U2 and the production team had to expend a great effort to finalise the song. The band added various overdubs during the recording sessions, including percussion loops by Mullen, as well as a sweeping guitar sound created by engineer Flood that sounded like it went "between the speakers". Producer Daniel Lanois provided additional percussion for the song, playing congas heard during the song's introduction. At one point, assisting producer Brian Eno believed the additions had negatively impacted the track. Eno, who would occasionally visit the studio and review material for a short amount of time before leaving, believed his distance from the album allowed him to provide a fresh perspective. He explained his assistance: "I'd go in and say, 'The song has gone, whatever it is you liked about this song is not there anymore. Sometimes, for example, the song would have disappeared under layers of overdubs." Eno aided the group in removing some of these overdubs.
Composition and theme
According to Hal Leonard Corporation's sheet music published at Musicnotes.com, "Until the End of the World" is played at a tempo of 101 beats per minute in a 4/4 time signature. The basic key is E major.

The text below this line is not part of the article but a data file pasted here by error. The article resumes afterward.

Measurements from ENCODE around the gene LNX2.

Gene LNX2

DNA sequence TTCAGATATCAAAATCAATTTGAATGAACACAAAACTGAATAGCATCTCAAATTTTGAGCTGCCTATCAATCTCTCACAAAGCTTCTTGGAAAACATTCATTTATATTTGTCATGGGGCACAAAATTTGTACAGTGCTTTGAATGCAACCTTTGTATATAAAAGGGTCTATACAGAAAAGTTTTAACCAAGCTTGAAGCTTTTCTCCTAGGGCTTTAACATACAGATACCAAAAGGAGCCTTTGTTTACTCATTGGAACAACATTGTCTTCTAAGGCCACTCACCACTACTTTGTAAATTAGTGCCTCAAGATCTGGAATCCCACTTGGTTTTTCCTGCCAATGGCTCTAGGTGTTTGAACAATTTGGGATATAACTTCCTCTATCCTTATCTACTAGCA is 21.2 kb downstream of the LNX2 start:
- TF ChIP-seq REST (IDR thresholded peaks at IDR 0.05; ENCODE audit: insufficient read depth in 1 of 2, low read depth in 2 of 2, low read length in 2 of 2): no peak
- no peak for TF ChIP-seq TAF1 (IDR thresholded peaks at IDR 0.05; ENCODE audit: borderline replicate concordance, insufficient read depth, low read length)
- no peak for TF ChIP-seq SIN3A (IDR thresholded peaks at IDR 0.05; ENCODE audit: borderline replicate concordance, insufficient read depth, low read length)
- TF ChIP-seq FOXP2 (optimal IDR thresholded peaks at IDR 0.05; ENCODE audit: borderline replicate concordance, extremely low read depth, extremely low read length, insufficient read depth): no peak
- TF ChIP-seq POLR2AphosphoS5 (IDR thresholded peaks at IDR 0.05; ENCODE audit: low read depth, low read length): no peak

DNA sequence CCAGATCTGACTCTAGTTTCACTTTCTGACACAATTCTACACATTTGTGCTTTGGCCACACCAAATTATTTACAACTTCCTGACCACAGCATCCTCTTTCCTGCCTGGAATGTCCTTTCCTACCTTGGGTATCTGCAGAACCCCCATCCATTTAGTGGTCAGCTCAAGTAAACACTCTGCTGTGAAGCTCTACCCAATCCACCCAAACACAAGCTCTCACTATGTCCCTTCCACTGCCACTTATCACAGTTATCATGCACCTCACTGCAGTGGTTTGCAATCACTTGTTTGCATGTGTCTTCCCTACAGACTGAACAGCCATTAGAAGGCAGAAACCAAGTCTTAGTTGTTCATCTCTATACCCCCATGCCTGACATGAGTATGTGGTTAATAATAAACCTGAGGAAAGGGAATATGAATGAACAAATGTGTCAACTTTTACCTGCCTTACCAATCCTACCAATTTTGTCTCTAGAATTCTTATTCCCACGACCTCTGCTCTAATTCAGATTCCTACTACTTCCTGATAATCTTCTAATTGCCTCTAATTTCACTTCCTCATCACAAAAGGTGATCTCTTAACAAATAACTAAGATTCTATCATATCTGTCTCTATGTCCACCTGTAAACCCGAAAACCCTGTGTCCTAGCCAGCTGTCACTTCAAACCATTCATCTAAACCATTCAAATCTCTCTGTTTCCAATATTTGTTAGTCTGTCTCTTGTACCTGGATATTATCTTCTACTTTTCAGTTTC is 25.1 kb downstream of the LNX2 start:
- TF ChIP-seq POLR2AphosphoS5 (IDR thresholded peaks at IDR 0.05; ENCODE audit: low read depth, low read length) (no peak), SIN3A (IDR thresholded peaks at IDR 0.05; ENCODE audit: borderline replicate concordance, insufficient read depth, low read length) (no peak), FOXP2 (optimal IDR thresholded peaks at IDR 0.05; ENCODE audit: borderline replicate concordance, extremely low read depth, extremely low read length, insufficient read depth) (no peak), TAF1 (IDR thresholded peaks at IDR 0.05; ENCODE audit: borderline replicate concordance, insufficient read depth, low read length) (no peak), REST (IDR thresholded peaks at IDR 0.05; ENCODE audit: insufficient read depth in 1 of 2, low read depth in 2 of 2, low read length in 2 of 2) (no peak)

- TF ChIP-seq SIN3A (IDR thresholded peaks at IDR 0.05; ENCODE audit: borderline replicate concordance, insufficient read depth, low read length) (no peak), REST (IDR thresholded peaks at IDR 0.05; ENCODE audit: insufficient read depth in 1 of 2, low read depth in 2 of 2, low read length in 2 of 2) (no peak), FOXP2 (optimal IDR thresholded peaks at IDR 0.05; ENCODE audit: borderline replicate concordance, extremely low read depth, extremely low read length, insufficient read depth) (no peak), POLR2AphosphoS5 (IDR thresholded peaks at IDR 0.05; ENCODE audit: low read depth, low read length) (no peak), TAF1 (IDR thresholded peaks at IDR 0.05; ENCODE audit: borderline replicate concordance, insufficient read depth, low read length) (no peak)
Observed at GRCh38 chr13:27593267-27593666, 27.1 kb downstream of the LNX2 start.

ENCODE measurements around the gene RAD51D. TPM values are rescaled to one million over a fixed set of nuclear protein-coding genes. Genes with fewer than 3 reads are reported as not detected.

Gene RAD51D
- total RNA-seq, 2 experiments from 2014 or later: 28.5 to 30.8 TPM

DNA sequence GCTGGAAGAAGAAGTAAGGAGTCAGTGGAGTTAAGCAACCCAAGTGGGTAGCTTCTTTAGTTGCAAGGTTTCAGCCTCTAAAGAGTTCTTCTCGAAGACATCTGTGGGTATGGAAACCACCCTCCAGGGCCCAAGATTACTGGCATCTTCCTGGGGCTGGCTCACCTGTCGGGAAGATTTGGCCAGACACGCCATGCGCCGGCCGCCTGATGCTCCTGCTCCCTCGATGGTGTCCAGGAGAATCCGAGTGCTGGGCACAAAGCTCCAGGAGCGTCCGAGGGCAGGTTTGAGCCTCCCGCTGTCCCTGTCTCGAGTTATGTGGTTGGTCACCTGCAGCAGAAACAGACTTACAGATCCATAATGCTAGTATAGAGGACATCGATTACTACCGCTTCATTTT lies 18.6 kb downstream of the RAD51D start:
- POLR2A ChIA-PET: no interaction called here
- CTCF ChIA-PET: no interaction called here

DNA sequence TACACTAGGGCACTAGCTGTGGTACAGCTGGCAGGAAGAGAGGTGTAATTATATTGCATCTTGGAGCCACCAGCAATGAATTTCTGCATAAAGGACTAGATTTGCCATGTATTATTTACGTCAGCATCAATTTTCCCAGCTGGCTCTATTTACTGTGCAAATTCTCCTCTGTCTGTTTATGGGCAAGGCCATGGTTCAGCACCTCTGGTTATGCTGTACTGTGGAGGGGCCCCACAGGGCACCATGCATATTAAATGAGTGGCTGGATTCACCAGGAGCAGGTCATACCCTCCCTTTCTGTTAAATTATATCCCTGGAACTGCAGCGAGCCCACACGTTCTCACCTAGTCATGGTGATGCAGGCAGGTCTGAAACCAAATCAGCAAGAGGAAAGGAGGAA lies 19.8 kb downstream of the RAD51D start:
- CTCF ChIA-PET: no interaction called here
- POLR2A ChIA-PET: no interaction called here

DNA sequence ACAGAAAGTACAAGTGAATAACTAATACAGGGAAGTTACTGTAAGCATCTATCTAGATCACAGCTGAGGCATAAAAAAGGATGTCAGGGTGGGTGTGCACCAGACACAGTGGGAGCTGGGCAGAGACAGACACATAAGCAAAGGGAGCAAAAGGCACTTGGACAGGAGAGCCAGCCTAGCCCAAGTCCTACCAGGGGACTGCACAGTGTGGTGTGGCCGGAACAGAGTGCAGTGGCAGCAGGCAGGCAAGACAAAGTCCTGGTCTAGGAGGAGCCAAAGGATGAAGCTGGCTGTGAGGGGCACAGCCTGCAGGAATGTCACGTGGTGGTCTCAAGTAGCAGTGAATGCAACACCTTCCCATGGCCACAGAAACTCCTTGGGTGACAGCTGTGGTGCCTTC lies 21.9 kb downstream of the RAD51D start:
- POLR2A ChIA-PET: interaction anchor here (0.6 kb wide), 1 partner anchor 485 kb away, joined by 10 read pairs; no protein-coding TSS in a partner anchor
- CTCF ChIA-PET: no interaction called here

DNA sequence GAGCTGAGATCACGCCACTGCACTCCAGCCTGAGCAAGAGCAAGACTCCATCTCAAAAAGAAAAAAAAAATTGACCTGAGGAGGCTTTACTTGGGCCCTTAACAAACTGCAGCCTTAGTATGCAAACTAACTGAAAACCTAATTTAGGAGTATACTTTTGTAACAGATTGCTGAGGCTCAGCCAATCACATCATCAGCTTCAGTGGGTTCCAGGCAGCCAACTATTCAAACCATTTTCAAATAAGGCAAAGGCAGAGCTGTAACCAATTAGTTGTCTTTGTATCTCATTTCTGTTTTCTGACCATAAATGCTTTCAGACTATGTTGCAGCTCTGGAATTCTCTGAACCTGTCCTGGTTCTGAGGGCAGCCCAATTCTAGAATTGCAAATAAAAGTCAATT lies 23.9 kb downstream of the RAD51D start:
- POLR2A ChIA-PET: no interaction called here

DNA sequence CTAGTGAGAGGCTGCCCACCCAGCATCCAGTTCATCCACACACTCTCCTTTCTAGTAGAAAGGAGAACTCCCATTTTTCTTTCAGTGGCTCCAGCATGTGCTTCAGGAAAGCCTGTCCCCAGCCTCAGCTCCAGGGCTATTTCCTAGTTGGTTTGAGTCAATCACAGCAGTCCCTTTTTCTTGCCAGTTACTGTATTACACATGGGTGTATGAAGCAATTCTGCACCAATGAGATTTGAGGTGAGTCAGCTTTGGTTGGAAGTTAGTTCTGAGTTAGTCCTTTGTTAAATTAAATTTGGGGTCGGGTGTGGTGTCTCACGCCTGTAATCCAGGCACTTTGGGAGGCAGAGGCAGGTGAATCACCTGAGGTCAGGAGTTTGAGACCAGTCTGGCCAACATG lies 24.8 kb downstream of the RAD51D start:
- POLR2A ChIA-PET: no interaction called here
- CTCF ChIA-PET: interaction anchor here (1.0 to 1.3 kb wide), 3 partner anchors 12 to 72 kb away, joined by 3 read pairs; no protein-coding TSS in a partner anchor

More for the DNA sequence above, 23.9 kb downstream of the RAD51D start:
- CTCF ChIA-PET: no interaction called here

David Werther, a faculty associate in Philosophy at the University of Wisconsin–Madison, compared "Until the End of the World" with U2's 1987 song "Exit" in an examination of the role music can play in catharsis. He noted that both were powerful songs, but that while "Until the End of the World" allowed the possibility of purification, which he described as the cleansing of the soul "through pity and fear", by placing the listener in the position of Judas Iscariot, "Exit" was an example of purgation, a freeing from excess pity and fear. Werther noted "'Exit' evokes feelings of fear, fear of losing control, giving into one's dark side, perhaps even taking one's life", contrasting it to the "waves of regret" experienced by Judas.
Upon the release of Achtung Baby, many critics praised "Until the End of the World". Steve Morse of The Boston Globe thought it was the best song on the album, calling it a "raging rocker" with "fiery bass runs" by Clayton. Morse interpreted some of the lyrics differently than the song's original intent, noting that the lines "We ate the food / We drank the wine / Everybody having a good time / Except you / You were talking about the end of the world" were as if Bono was giving a "terse kiss-off to a former lover at a party". Rolling Stone praised The Edge's guitar playing on the song, noting that "he has always made inspired use of devices like echo and reverb" and "his shimmering washes of color" in the song are instantly recognizable. The Austin Chronicle singled out "Larry Mullen Jr.'s seismic turn" on the song as one of three moments on the record where the band has never sounded better.